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D'Antoni gets an assist from Suns' Nash

New York Knicks head coach Mike D'Antoni reacts

New York Knicks head coach Mike D'Antoni reacts on the sideline against the Denver Nuggets. (March 23, 2010) Photo Credit: Photo by JASON DECROW

SALT LAKE CITY - Perhaps if Steve Nash were really that concerned about seeing his former coach, Mike D'Antoni, succeed in New York, he wouldn't have signed that extension to stay with the Suns last summer.

But although D'Antoni said he and Nash no longer have the close relationship they once did - "There is no relationship," he joked. "That would be tampering" - there still is some loyalty there.

And after Nash and the Suns ran D'Antoni's vacationing Knicks out of US Airways Center with a 36-point win Friday, Nash went on the defensive about the condition of his friend and former coach, who has taken a beating in his first two seasons with the rebuilding Knicks.

"It kind of seems like the Knicks have been a project for 10 years now," Nash said. "It's been, what, six or seven years now? You kind of inherit that cycle, which is just never-ending. It's got to be difficult for him."

D'Antoni's coaching style often was praised through four seasons in Phoenix, when he averaged 58 wins per season and went to the Western Conference finals twice. When he left, the negatives were highlighted, starting with an apparent lack of interest in coaching defense and having a poor relationship with players.

In New York, it only got worse. In his second season, with a roster built on expiring contracts, D'Antoni's ebullient personality has been subdued by the losing, the criticism, the complaints from veterans on the team and the fact that July just isn't coming fast enough. And there is concern that his once-sparkling image as a popular coach whom many star players adore for the fun and freedom of his offense might be tainted by his first two seasons with the Knicks.

"I think that would be myopic to take that view," Nash said. "You've got to have players and you've got to have a culture to succeed in this league. They've just been changing players so much in that franchise that it's difficult to get any growth and foundation to succeed."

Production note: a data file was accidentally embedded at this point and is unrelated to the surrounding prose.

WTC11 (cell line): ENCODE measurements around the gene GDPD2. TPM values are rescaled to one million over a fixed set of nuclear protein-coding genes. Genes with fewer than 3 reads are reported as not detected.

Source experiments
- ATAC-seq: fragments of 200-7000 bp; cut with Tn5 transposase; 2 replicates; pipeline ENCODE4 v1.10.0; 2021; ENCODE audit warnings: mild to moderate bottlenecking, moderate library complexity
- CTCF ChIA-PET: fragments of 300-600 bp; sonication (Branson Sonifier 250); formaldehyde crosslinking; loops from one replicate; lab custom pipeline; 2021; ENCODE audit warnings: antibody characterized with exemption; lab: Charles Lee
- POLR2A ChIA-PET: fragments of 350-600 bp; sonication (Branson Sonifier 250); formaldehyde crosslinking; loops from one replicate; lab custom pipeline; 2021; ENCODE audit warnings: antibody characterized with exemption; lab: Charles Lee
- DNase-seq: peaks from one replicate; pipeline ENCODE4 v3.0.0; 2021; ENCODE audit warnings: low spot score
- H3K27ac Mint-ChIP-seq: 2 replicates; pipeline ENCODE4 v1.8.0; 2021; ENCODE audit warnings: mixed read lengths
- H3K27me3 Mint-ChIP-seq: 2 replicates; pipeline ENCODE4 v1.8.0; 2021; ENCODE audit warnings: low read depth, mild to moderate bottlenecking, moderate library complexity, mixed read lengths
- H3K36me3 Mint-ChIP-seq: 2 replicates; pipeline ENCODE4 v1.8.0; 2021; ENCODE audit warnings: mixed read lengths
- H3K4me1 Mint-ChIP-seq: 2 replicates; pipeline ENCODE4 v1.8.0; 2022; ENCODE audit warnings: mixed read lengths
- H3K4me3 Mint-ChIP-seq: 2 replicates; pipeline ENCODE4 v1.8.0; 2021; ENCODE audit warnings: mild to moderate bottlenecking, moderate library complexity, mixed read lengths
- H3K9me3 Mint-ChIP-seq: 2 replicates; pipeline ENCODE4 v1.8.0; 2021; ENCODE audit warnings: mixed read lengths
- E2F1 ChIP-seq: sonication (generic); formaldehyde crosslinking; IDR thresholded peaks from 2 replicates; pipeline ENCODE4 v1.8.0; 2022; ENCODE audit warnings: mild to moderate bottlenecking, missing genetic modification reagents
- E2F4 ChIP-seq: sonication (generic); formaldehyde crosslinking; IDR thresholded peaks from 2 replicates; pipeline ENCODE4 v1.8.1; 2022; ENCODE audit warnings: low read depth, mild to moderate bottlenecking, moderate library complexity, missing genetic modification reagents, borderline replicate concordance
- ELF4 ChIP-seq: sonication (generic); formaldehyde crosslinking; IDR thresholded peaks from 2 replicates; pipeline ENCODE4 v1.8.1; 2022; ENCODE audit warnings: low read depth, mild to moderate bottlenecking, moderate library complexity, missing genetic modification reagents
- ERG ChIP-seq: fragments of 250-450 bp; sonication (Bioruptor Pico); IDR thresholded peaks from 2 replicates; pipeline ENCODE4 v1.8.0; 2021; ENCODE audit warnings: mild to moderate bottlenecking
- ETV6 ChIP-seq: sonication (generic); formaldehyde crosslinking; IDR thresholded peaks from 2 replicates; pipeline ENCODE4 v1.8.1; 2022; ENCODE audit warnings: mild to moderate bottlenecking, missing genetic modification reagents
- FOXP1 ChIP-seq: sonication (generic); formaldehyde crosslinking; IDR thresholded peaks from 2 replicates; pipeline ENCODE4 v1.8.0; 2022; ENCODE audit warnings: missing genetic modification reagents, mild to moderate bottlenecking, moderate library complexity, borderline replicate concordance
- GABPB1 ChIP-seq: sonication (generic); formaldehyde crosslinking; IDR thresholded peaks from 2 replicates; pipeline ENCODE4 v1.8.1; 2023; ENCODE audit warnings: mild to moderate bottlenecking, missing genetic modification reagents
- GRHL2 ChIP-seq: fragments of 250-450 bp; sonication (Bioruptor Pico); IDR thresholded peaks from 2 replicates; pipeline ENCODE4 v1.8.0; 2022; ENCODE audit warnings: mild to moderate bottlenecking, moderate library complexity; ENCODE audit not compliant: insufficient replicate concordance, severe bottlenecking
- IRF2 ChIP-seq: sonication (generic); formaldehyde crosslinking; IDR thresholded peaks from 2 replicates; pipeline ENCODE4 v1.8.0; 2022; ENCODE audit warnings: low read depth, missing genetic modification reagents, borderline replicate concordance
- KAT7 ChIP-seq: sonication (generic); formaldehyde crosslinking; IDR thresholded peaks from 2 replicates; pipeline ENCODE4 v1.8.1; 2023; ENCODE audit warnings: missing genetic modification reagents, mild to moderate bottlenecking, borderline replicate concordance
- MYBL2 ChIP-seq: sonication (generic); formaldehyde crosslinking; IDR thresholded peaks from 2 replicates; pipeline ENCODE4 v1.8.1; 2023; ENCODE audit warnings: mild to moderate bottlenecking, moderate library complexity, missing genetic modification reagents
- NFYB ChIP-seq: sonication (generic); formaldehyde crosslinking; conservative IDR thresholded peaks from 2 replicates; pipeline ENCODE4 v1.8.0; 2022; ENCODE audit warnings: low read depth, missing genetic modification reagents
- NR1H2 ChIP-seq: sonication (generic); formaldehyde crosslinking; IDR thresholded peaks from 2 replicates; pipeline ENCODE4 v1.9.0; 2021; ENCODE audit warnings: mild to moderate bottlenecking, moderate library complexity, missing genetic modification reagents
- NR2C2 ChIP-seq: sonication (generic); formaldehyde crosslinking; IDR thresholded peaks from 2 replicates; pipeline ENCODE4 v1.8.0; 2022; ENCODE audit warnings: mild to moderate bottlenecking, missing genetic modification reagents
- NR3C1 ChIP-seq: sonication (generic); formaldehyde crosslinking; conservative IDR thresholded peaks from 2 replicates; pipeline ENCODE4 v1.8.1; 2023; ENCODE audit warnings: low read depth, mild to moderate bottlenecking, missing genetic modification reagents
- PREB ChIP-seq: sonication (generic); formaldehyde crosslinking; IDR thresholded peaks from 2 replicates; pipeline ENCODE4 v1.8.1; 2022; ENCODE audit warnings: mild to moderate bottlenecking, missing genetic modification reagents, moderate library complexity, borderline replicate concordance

D'Antoni accepted the Knicks' job certainly for the big payday, but also for the potential that came with Donnie Walsh's 2010 Plan, which involved clearing as much salary-cap space as possible to make a run at one and possibly two free agents in a year when some of the league's best players will be available.

The catch was he had to go through the first two seasons with a roster that wasn't built to win - a roster that didn't even have the kind of players who fit his style of play.

"The plan was always to wait until 2010, so I'm not sure people have decided to change that and start judging him on 2008 and 2009," Nash said of D'Antoni. "I think that's a mistake because that was never kind of the deal from anyone's perspective."

Notes & quotes: D'Antoni said Wilson Chandler will be re-evaluated this weekend to see how his strained left groin is progressing. With 10 games left in the season, it makes little sense to rush Chandler back, and D'Antoni said the team won't hesitate to shut him down for the rest of the season if he's not completely healthy. "We're there, but we don't want to say that," D'Antoni said. "If he gets well, he gets well. But we're going to err on the side of caution because we want him to have a great summer."

The Dolan family owns a controlling interest in the Knicks and is owner of MSG and Cablevision. Cablevision owns Newsday.

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